Thursday, June 28, 2007

Another score for common sense: Bald Eagle saved from extinction. For now.





Hi folks,


People complain about environmental protection because it's inconvenient and because they don't see how it affects them personally, and deeply, and in a way that improves their lives.

Here's proof that it was -- and is -- a good idea, no matter how inconvenient.



From the Wall Street Journal:

Bald Eagle Will Be Removed From Endangered Species List

Conservationists called the eagle recovery a vindication of the 1973 Endangered Species Act, which has been under attack from property rights and business groups, and the subject of internal review at the Interior Department. Environmentalists worry changes in implementing the law will make it harder keep plants and animals from disappearing, especially ones lacking the symbolism of the bald eagle.

"No other species has that advantage," says Michael Bean, an endangered species expert at Environmental Defense. "It's the national symbol."


The kind of legislation that threatens our national symbol also threatens our nation.


hiho
Mpeterson

Wednesday, June 27, 2007

The Paris Hilton syndrome -- you can help save these kids.

Hi folks,

Just bumped into this on aldaily.com. So much for the idea that the wealthiest Americans want to pull their weight.

Paris Hilton syndrome and how to avoid it.

Here's an excerpt:

Up to $15 trillion will be passed down to the children of millionaires between 2002 and 2052, according to a study by the Boston College Social Welfare Institute. Much of that will be passed down from baby boomers (and even younger parents) to their kids. While economists differ on the exact amounts that will be passed down, few doubt that the wealth boom of the past decade will create a cascade of cash flowing to the next generation.

A survey by Prince & Associates, a wealth research firm, found that most millionaires today plan to leave at least 75% of their estates to their children. The number is highest for families with households worth $25m or more, disproving the widely held notion that wealthier families are more likely to leave a greater share to charity.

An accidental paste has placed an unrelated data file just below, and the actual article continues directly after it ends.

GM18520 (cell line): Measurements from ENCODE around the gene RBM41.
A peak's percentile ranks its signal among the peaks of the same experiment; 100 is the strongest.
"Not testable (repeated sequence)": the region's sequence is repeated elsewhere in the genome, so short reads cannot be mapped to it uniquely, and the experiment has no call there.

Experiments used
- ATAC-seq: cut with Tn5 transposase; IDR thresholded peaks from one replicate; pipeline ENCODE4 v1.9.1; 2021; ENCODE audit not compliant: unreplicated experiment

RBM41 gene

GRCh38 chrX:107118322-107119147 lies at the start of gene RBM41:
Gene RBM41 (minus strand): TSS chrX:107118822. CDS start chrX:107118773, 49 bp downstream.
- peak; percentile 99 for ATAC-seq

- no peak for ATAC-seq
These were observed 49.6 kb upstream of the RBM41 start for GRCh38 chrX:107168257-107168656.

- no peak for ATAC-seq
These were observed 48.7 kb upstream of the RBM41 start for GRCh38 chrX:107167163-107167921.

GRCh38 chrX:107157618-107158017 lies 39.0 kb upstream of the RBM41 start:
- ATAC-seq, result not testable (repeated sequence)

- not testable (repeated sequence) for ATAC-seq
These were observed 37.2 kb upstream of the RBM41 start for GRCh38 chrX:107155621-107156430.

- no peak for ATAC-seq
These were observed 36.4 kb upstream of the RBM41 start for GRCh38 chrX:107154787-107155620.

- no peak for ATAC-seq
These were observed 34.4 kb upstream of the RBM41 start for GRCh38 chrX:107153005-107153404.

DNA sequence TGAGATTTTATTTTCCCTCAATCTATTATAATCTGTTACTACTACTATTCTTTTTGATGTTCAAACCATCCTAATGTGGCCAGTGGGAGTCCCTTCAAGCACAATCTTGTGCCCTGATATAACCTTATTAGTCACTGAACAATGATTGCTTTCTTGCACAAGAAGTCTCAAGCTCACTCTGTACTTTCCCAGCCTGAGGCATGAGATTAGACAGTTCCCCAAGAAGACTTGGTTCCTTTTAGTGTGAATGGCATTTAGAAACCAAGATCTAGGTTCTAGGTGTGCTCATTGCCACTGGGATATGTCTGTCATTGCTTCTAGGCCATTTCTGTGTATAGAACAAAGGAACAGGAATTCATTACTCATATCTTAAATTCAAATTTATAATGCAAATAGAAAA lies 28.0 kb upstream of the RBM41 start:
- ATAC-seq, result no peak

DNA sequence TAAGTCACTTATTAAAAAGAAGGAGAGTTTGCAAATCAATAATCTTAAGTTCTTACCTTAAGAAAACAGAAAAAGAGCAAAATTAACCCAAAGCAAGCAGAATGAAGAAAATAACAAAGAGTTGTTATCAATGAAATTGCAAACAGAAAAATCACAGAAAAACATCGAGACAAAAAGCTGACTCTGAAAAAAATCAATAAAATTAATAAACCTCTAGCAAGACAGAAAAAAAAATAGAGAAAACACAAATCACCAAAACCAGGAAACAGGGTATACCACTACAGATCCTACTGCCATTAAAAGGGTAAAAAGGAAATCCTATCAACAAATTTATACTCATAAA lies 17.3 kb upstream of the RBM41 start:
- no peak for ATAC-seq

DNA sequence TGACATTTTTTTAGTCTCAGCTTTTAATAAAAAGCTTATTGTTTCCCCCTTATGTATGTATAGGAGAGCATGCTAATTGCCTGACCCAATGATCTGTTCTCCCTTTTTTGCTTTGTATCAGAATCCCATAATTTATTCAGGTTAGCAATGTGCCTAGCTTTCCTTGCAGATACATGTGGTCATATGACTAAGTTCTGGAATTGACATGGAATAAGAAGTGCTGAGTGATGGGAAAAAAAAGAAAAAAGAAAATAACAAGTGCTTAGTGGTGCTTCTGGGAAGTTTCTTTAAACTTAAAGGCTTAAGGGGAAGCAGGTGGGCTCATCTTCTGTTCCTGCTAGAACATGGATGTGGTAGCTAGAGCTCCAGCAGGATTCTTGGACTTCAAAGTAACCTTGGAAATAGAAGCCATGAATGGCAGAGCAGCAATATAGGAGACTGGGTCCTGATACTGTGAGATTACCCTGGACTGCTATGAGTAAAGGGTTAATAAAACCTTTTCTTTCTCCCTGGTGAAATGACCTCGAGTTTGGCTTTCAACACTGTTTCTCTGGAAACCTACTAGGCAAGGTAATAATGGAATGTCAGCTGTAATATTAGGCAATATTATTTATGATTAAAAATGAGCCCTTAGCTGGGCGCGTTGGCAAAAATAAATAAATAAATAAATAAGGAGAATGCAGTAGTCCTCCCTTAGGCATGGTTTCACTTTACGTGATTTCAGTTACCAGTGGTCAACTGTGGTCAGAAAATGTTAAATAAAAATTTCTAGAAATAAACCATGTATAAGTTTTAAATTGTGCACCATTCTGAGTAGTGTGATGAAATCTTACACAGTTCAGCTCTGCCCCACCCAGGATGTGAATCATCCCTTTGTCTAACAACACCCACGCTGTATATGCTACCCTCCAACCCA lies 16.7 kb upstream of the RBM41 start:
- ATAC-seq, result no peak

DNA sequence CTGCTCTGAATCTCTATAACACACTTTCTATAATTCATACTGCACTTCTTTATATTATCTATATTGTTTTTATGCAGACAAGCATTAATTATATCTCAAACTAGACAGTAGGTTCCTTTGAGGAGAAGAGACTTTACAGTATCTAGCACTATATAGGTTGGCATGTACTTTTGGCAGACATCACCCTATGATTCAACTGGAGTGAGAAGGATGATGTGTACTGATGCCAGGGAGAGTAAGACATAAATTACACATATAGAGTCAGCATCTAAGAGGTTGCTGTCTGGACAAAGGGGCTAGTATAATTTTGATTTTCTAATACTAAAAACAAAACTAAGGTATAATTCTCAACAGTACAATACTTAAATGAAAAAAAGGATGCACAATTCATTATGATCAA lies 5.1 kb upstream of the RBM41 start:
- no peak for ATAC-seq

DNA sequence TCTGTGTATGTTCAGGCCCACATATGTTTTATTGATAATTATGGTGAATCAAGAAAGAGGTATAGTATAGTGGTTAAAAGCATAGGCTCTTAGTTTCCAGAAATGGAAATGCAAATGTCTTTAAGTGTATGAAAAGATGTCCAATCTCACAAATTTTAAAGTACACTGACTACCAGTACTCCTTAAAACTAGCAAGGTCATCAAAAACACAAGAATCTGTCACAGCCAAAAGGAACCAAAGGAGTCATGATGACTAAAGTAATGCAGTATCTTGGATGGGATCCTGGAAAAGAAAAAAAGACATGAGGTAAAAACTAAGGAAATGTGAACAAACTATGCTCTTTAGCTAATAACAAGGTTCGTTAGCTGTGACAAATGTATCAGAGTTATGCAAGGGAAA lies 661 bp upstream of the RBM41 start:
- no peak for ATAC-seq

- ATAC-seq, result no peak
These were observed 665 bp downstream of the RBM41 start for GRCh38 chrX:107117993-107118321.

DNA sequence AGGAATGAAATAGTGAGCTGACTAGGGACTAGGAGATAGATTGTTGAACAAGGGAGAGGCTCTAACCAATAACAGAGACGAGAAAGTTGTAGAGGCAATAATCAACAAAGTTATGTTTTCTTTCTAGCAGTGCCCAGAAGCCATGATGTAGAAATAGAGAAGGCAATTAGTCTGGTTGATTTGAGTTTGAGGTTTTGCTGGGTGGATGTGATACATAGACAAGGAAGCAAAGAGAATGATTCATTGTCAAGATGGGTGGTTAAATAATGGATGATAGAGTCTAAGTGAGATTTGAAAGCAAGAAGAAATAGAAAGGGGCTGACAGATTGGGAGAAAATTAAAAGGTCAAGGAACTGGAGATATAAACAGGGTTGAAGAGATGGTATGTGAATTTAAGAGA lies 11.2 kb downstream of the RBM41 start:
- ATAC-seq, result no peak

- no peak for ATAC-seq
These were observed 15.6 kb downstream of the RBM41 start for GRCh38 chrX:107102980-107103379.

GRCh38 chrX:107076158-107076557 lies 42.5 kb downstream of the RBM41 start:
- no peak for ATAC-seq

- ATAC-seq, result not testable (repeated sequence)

And yet, the President keeps asking for more tax breaks for Ms. Hilton. Why is that?


hiho
Mp

Sunday, June 24, 2007

The recent tempest in West Bend's tea cup.

Hi folks,

Wow, you go away for a few weeks and .... well...

Here's what happened:
  • A majority of the city council, in accordance with the law, appointed an interim mayor.
  • A minority of city council members didn't want to.
  • The minority members initially walked out to stall the appointment and then later complained bitterly because they didn't get their way.
Mike Nichols summed it up in the Journal like this:

West Bend Ald. Scott Frederick is warning everyone that "the city of West Bend has just reached a new level of corruption."

Quick, somebody call in the FBI!

And Steve Biskupic!

Convene a grand jury!

So this is where Tony Soprano went.


Scott's reaction seems a bit over the top at first, but, if you look back over the last few years you could see it coming. He's unhappy about more than this one vote. His view of West Bend is, increasingly and now explicitly, becoming a minority view.